White Bear Theatre, London – 22 April 2023
A good double bill of one act plays can be a bit of a rarity. It might consist of pieces with radically different themes by diverse writers who adopt varying tones forming an unsatisfactory pairing. Or it might just gel as a cohesive evening where each element benefits from the presence of the other and enhances the overall experience. Fortunately Generation Games, currently playing at the White Bear Theatre, falls into the latter category with both plays examining intergenerational gay relationships. Although written by two different authors the pair are tonally not dissimilar with both specialising mostly in a generally gentle form of humour and gradually revealing a secret from the protagonists’ pasts.
First up is Michael McManus’ A Certain Term which takes place in Graham’s flat six months into the future. He is preparing for the arrival of a group of friends who will reminisce about the past and remember those who, unlike one of their icons Gloria Gaynor, have failed to survive. Indeed Graham himself is clearly in thrall to his younger self – he still opts for vinyl and physical books, has Dr Who memorabilia, supports West Ham (clearly a lost cause) and pride of place on the wall is given over to a picture of Robert, his still longed-for ex.
First to arrive at the party and far too early is the rather younger Joe, invited along after a casual drunken encounter in a pub. McManus has found a neat way here to illuminate Graham’s former life as the questioning younger man acts as a conduit for the audience’s understanding of character. He also serves to reveal the radically different take the current generation has about its sexual choices and the language that is deployed in foregrounding that experience; Joe is not a big fan of “labels”. In a slightly contrived moment Graham has to leave Joe alone in the flat – the former is evidently very trusting. Cue the arrival of Robert who, age and experience wise, sits between the other two. Further discussion of and revelations about the past ensues but to say anymore would provide major spoilers, so I’ll not go there.
The second half of the evening introduces us to couple Adrian and Simon in I F—-n’ Love You by Charlie Ross Mackenzie. Both work in broadcast media though the former’s star is waning as swiftly as the latter’s is apparently rising. The two are aiming for a good night’s sleep but seem quite a way from getting it if concerns over an interview with Bucks Fizz, ongoing flat redecoration, urinary issues, a pinging mobile, an unfortunately placed fitness dumbbell, some extensive overthinking and bouts of insecurity are anything to go by. As with the previous play the generation gap and attitudes to gay history are explored and, once again, there’s a late personal revelation which surprises but makes complete sense of the play’s narrative. The humour is possibly a little more robust than with its predecessor and clearly owes a debt to Mackenzie’s time as a stand-up comedian.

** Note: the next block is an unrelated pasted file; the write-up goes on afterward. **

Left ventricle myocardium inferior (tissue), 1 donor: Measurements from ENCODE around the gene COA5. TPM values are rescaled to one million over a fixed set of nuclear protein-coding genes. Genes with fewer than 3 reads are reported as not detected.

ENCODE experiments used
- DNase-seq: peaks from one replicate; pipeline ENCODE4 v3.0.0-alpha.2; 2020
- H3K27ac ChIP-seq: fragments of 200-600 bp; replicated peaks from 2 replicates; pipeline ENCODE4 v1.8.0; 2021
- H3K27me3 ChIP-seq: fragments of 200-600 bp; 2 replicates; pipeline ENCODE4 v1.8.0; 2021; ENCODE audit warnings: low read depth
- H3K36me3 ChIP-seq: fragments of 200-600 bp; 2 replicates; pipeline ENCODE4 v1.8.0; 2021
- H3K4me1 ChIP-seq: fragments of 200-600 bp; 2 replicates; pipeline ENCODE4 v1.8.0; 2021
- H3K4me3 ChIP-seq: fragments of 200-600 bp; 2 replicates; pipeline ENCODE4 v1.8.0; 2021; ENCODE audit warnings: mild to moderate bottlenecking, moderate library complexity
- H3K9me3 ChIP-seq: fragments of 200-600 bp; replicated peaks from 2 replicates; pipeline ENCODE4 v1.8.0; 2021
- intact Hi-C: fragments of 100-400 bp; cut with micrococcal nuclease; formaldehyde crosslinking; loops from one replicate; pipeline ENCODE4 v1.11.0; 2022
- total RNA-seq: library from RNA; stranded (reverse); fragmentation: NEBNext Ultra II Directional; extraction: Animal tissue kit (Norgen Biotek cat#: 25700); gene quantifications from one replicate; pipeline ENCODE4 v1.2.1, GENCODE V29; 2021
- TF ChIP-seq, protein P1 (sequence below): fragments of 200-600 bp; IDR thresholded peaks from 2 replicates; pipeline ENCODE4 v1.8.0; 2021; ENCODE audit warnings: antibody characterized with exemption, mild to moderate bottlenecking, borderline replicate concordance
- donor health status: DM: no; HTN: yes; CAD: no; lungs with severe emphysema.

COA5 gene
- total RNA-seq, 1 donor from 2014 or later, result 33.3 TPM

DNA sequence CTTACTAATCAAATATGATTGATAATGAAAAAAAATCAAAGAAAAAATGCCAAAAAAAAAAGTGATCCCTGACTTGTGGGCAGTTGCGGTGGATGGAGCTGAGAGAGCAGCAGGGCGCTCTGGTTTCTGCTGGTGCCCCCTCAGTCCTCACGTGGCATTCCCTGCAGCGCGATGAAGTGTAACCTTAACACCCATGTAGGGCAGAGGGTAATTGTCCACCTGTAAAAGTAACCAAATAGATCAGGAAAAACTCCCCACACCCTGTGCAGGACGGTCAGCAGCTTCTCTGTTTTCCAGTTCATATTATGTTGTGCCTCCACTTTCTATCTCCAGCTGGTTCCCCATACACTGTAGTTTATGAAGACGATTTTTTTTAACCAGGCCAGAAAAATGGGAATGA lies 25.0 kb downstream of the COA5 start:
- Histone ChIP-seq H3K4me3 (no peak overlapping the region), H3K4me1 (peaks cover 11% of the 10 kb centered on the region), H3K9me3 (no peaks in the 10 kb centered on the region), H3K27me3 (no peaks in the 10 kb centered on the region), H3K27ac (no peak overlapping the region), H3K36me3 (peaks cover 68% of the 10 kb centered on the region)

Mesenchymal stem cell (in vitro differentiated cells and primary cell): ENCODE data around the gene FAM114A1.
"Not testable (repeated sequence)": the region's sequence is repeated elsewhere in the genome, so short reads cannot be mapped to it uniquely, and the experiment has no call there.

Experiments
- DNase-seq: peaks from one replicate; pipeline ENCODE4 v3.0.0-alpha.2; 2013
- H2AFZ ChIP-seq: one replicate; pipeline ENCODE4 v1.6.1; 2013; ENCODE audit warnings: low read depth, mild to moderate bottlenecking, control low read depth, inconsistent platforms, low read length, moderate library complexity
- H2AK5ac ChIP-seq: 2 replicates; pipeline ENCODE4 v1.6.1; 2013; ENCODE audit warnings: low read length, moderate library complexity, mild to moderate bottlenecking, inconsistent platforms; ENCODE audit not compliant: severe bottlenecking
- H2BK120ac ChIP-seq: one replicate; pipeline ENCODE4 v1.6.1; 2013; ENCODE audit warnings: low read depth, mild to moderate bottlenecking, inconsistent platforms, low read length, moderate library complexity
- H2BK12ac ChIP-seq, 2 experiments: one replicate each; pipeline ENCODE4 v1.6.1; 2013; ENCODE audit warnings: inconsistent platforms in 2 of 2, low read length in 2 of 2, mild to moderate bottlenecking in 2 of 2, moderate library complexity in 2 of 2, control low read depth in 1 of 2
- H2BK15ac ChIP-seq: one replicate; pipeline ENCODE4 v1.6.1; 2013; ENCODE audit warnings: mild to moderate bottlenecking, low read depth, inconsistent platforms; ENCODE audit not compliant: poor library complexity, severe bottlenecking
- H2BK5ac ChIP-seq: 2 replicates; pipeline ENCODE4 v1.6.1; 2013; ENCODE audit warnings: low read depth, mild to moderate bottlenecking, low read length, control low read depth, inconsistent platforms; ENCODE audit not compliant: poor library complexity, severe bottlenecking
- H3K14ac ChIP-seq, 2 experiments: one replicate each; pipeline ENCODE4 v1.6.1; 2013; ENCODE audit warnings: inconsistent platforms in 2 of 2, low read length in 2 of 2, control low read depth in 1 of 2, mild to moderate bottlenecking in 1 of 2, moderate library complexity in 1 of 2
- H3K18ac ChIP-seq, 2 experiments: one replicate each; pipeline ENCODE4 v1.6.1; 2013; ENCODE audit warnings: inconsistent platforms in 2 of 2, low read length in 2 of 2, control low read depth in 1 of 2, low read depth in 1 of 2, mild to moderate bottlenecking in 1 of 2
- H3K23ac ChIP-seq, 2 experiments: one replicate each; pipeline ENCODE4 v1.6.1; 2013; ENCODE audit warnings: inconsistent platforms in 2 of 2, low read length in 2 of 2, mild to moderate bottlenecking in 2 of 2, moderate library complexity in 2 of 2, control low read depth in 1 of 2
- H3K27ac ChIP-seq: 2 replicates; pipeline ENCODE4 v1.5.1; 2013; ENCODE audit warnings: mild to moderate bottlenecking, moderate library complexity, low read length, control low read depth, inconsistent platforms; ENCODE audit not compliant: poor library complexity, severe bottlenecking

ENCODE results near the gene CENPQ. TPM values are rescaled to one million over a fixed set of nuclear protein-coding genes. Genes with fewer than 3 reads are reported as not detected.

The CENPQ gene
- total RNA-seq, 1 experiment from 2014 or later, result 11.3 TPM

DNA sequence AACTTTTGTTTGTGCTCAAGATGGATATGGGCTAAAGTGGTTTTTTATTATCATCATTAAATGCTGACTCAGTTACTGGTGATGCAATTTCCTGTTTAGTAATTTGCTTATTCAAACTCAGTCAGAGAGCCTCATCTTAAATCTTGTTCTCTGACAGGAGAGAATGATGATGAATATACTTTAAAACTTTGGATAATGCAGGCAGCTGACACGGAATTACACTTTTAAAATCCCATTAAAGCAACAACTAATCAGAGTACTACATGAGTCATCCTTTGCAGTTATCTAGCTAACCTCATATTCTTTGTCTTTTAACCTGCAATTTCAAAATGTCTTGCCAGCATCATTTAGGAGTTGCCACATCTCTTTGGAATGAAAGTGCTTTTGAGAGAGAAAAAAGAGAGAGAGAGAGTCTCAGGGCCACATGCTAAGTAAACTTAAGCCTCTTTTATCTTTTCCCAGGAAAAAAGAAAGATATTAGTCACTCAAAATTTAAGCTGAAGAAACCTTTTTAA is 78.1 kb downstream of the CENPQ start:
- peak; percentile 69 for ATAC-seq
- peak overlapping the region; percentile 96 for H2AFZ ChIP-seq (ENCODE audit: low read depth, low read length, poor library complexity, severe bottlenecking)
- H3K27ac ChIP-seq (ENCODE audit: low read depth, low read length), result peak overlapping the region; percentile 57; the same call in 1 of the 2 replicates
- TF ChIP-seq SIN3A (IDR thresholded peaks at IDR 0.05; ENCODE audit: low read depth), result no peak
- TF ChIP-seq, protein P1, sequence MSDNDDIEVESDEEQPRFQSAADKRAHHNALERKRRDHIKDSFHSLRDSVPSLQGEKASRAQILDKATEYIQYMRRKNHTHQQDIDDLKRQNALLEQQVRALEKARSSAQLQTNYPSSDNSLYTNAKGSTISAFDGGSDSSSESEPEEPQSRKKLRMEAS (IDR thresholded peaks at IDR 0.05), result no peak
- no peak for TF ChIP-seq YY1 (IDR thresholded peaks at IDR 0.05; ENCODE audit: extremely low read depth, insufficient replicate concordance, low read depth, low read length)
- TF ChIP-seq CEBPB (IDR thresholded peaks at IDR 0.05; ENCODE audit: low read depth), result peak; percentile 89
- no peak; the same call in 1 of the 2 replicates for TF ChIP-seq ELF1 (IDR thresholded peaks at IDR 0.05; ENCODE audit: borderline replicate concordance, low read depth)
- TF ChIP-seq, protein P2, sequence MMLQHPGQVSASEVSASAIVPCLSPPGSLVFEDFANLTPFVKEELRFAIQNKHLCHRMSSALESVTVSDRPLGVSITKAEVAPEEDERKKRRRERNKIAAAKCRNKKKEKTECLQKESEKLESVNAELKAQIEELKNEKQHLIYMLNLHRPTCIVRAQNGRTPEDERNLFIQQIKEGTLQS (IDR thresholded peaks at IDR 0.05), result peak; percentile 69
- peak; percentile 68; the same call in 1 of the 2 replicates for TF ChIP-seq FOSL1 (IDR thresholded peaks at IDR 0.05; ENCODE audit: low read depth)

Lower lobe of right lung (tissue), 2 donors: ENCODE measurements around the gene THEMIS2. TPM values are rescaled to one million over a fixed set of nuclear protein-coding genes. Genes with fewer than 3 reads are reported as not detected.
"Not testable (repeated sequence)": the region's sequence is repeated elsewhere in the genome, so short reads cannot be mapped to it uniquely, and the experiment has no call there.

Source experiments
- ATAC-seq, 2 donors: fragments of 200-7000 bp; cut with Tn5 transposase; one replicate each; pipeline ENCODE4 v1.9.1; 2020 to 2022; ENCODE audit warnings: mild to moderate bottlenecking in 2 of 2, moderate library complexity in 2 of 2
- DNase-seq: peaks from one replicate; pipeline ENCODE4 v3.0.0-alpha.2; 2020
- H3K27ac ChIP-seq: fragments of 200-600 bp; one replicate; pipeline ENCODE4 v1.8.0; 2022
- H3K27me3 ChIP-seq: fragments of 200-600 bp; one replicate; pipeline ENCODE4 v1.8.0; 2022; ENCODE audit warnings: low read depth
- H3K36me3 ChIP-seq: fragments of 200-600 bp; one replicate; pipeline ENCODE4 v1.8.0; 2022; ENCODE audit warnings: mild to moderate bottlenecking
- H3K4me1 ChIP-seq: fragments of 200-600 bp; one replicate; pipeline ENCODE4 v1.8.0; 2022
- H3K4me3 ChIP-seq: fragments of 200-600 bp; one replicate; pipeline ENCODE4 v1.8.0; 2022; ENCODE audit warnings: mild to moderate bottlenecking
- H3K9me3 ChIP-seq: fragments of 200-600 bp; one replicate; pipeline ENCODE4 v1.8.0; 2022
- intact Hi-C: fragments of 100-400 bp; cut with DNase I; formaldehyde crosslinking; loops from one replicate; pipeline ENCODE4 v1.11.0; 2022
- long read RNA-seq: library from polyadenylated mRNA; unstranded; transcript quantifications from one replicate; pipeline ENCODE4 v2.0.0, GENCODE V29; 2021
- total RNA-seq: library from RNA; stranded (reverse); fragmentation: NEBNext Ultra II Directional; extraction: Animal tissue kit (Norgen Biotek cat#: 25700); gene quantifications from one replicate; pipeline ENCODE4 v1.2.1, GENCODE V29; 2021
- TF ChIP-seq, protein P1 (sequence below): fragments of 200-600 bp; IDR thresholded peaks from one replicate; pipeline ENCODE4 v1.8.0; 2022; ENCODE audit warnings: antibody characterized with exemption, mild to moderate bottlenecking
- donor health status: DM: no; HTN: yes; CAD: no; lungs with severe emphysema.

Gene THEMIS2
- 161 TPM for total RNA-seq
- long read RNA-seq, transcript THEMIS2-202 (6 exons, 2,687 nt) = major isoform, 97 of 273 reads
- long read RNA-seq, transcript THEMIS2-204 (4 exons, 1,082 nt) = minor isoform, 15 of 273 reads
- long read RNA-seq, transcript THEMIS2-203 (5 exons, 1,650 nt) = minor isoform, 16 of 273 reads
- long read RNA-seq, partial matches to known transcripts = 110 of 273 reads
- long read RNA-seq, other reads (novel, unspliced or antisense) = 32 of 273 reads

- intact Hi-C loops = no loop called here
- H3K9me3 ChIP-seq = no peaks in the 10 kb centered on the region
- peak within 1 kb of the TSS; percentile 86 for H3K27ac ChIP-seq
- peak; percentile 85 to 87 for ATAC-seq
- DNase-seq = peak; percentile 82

The cast of four – Mackenzie himself, Luke McGibney, Simon Stallard and Joe Ashman are on point throughout managing both the broad comedy and the more tender moments with a good degree of skill. Ashman takes honours appearing in both plays as the subject of the older men’s affections and thoroughly convinces with a brace of characterisations which have depth and subtlety. I had assumed, until I checked, that the plays had been directed by the same person; not so, therefore Bryan Hodgson and Edward Applewhite are to be congratulated for achieving tonal consistency across the evening. Philip Normal’s pleasing set designs make excellent use of a relatively confined space and I thought having each of the pieces face directly to one half of the two sided audience was an excellent idea and meant that nobody felt short changed.
Apparently this brace of dramas has been on quite a journey since first conceived with pandemic postponements, try outs under the name Gay Generations and some extensive rewriting. This has evidently paid dividends and resulted in a well dovetailed pair of pieces which certainly entertain but also encourage reflection about age differentiated relationships in general and our personal pasts in particular.
It doesn’t always happen but this brace of comedy dramas works as an enjoyable integrated evening